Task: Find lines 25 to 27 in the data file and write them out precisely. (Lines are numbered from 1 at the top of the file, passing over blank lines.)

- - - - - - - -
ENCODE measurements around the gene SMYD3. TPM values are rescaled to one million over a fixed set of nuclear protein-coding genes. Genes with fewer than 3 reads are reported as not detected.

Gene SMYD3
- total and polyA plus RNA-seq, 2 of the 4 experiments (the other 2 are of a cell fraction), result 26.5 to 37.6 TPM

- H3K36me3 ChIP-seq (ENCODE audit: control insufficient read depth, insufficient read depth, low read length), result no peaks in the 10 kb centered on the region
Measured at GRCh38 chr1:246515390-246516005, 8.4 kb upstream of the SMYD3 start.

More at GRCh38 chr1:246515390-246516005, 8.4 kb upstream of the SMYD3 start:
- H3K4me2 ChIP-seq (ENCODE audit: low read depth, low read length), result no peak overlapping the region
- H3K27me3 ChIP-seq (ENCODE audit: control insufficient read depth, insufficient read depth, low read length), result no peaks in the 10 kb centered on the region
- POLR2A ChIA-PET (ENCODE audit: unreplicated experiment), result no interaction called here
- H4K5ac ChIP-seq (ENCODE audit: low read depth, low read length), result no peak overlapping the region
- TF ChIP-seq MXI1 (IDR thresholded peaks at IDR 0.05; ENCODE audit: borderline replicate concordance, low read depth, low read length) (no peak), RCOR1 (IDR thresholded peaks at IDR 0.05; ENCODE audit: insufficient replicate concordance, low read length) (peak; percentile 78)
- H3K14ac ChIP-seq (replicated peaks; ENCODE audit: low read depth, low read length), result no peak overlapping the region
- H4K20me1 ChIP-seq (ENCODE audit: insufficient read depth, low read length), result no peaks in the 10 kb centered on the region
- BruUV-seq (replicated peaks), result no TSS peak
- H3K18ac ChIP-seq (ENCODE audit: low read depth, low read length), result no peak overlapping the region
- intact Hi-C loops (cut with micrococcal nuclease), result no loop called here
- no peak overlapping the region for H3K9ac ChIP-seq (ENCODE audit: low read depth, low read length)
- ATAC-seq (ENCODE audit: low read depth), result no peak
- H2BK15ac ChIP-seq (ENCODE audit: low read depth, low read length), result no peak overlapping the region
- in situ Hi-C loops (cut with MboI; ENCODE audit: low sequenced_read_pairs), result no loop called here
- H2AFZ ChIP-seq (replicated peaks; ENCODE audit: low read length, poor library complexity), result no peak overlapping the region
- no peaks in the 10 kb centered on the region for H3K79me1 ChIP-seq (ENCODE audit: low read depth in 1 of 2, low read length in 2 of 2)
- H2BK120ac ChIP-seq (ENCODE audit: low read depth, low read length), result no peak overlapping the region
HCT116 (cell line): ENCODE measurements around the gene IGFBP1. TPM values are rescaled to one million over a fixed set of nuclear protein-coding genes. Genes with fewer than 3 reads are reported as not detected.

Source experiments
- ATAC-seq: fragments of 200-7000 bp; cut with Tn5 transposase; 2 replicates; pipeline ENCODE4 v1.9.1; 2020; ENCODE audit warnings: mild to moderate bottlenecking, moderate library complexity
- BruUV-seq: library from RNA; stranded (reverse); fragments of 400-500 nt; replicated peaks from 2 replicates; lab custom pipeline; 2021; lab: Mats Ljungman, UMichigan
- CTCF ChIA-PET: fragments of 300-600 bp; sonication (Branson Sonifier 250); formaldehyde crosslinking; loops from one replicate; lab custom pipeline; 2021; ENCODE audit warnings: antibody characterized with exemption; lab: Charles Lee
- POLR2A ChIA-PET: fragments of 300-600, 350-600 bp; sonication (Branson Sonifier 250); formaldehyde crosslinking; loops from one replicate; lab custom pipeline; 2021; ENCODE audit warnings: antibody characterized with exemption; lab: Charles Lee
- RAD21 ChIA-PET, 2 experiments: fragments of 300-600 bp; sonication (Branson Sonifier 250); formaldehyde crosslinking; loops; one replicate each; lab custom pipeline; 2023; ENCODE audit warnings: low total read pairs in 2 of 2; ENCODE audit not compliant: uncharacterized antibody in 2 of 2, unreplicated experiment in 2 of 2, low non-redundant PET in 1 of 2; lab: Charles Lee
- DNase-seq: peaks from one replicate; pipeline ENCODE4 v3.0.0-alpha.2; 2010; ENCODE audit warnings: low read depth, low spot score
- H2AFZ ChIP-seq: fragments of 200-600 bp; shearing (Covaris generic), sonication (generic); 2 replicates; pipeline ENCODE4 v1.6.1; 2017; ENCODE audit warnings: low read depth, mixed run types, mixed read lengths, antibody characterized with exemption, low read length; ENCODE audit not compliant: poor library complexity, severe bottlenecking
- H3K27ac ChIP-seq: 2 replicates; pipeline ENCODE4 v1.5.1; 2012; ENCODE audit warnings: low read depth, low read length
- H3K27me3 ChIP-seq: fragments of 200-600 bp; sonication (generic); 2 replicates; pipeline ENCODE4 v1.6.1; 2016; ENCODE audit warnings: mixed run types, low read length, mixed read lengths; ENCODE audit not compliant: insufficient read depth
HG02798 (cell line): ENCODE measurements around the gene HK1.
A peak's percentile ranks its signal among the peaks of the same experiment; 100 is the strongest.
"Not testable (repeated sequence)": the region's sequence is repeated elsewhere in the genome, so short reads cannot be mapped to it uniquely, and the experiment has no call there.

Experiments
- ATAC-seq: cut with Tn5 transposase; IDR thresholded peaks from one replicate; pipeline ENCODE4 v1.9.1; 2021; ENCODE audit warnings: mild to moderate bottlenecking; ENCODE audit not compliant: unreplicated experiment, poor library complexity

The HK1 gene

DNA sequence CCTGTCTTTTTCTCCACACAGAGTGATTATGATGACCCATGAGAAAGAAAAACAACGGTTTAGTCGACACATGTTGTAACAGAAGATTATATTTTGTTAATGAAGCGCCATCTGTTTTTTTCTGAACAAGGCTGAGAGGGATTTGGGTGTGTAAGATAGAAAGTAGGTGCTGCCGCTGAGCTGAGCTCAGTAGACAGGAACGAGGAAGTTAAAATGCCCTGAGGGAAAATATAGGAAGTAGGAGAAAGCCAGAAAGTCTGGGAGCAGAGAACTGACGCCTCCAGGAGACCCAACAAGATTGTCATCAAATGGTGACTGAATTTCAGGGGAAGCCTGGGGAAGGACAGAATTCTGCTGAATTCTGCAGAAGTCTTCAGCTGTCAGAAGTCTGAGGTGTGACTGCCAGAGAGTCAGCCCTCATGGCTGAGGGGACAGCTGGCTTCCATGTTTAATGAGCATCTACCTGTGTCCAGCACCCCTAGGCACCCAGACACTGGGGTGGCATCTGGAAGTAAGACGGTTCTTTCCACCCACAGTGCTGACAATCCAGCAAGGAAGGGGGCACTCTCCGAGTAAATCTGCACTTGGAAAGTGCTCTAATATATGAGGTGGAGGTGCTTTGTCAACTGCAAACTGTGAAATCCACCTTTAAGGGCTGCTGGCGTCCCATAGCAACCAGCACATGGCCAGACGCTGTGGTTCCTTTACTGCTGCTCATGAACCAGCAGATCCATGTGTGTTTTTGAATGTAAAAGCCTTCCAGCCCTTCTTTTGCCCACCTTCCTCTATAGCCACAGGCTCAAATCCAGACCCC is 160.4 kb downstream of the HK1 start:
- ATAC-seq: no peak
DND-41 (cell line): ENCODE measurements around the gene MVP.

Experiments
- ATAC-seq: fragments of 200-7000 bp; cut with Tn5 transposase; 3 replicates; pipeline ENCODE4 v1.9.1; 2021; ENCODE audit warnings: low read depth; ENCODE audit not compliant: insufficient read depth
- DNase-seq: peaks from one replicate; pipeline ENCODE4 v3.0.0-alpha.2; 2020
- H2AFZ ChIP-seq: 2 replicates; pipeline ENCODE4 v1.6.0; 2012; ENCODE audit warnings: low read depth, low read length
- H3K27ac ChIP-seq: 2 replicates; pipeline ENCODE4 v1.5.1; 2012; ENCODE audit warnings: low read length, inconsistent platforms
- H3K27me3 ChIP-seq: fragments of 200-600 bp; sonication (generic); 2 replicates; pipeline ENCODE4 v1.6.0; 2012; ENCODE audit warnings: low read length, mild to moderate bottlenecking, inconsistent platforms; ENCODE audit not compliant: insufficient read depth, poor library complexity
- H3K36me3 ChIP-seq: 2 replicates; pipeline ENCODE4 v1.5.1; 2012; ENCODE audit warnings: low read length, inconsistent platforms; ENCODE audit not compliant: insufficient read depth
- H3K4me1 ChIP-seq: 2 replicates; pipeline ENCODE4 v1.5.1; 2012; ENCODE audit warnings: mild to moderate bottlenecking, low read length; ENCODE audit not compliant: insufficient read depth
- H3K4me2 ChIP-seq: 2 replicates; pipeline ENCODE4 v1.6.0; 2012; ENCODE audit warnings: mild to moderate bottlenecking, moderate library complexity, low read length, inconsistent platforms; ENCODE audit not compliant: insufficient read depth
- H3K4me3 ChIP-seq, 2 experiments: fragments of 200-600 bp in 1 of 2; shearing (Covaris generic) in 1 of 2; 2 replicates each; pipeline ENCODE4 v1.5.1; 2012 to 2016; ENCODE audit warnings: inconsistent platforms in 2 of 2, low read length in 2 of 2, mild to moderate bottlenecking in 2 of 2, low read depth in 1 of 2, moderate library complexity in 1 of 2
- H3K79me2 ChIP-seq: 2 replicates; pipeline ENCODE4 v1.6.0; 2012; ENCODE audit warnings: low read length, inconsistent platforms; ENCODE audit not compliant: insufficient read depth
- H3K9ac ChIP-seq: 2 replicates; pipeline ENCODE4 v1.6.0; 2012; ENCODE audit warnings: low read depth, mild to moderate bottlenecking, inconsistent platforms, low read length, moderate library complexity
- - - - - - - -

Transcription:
Source experiments
- ATAC-seq: fragments of 200-7000 bp; cut with Tn5 transposase; 2 replicates; pipeline ENCODE4 v1.9.1; 2020; ENCODE audit warnings: mild to moderate bottlenecking, moderate library complexity
- BruUV-seq: library from RNA; stranded (reverse); fragments of 400-500 nt; replicated peaks from 2 replicates; lab custom pipeline; 2021; lab: Mats Ljungman, UMichigan